Service Dogs for the Elderly: The Benefits of Service Dogs and How to Find Your Own Service Animal
- Service dogs can help older adults who have chronic illnesses or mobility issues live independently. Learn more about the benefits of service dogs for seniors and how to find a service animal to help you live independently.
What You Need to Know About Service Dogs for the Elderly
There are more than 500,000 service dogs in the United States. These smart, well-trained animals help Americans with disabilities and mobility issues to live safely. If you're considering getting a service dog for an elderly person to help them maintain a sense of freedom and independence, here's what you should know.
What Is a Service Dog?
Service dogs play an important role in helping people with impairments or disabilities to complete essential tasks and participate meaningfully in life. Unlike animals intended for companionship, service dogs aren't pets. They’re trained from a young age to perform specific jobs, based on what their handler requires.
Here are some of the jobs you might want a service dog for an older adult to perform:
- Safely guide visually impaired or blind people past obstacles and hazards
- Alert hearing-impaired or deaf people to doorbells, fire detectors, alarms and crying children
- Detect physical changes in a person with diabetes that can indicate a drop in blood sugar
- Protect owners susceptible to epileptic seizures by pressing alarm buttons to alert caregivers. They can also be trained to prevent injury by lying down next to their owner or breaking a fall.
- Support a person through episodes of post-traumatic stress or panic attacks
- Pull a wheelchair
- Open doors
- Retrieve objects
- Turn lights off and on
People with service animals are legally permitted to bring them to public places, such as government offices and businesses. There are also laws that allow service dogs in certain types of housing and on airplanes. Some states have laws related to emotional support animals, but these aren't the same as service dogs because they're not trained to perform a certain task.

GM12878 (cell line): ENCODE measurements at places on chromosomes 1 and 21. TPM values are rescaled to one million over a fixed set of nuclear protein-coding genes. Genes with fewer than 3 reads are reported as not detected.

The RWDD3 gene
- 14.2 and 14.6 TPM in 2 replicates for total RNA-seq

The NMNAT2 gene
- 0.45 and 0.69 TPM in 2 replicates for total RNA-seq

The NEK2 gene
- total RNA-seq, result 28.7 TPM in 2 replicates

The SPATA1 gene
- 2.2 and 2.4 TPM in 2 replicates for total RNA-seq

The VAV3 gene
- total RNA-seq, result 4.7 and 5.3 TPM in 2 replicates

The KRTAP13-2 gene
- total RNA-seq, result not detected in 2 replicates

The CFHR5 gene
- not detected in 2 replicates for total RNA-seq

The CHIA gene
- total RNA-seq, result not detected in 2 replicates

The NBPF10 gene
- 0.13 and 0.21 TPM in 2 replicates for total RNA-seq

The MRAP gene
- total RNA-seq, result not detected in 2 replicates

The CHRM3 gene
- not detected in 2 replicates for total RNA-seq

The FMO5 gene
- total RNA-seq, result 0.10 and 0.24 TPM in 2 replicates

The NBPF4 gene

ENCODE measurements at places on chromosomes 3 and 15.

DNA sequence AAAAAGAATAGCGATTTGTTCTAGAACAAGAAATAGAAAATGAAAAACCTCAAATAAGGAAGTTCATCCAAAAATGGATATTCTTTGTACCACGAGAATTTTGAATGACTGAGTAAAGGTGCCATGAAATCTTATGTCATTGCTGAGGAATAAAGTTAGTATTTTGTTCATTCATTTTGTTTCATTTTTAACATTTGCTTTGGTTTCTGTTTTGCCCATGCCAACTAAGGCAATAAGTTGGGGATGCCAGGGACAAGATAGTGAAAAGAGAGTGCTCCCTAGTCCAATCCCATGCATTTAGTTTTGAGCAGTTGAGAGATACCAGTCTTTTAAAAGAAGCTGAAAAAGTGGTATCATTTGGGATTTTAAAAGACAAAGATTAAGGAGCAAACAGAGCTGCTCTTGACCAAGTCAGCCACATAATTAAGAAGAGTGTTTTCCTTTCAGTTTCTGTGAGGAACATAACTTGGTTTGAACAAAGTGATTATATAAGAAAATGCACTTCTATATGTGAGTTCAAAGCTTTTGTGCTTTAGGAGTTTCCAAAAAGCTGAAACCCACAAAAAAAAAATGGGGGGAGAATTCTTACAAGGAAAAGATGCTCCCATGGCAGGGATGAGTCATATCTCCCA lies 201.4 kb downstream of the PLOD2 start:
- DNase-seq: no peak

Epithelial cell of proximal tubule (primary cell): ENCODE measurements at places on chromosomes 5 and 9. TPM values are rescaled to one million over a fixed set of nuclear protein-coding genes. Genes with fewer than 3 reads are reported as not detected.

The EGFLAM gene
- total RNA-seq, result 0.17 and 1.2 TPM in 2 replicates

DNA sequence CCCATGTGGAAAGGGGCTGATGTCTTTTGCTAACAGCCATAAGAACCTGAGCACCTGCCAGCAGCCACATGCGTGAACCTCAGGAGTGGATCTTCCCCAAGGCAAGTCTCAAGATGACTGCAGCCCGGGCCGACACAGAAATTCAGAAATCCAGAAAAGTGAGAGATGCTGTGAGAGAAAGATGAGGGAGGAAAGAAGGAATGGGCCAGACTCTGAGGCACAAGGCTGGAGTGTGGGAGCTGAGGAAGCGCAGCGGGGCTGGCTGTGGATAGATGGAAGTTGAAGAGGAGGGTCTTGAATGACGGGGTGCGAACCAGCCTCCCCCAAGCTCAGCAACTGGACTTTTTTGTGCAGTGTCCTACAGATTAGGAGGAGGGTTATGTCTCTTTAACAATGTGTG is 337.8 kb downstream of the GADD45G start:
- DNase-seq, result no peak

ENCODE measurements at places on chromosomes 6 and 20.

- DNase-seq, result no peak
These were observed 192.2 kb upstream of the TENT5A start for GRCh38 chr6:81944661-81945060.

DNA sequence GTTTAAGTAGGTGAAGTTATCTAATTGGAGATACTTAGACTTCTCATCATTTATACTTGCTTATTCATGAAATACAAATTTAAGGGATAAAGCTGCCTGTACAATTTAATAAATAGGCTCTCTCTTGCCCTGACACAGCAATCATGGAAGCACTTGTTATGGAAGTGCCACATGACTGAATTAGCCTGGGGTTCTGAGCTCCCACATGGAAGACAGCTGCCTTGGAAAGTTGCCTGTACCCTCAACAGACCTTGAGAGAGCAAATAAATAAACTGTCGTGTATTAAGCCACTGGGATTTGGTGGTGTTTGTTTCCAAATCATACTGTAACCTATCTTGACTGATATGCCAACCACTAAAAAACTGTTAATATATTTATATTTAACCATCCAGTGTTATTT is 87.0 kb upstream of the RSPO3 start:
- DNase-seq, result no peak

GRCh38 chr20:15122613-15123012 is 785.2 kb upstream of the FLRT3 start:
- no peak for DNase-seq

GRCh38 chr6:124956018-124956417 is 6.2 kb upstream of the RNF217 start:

How to Get a Service Dog for an Older Adult
Service dogs are recognized under the Americans With Disabilities Act (ADA). Your doctor can advise if you need a service dog and provide any medical documentation you may require.
There are many organizations that train service animals, but there's no official government certification process. It's important to ensure a service dog for an older adult is properly trained and reliable, so conduct thorough research to find a reputable program.
Are Service Dogs Covered by Medicare?
Service dogs are not covered by government insurance programs, such as Medicare or Medicaid.
Can Any Dog Be a Service Dog for Seniors?
Service dogs receive extensive training, usually beginning with socialization when they’re eight weeks old. Formal training may start when they're a year to 18 months old. However, the ADA doesn't require dogs to be trained by a service dog organization. If you prefer, you may train an animal to perform required tasks yourself, but it must be fully trained before it can be taken into public places as a service dog.
According to the American Kennel Club, the most common breeds of guide dogs are German shepherds, golden retrievers and Labrador retrievers. People with allergies can opt for a standard poodle. Service dog organization take a person's specific needs and a dog's personality into consideration when matching animals to owners.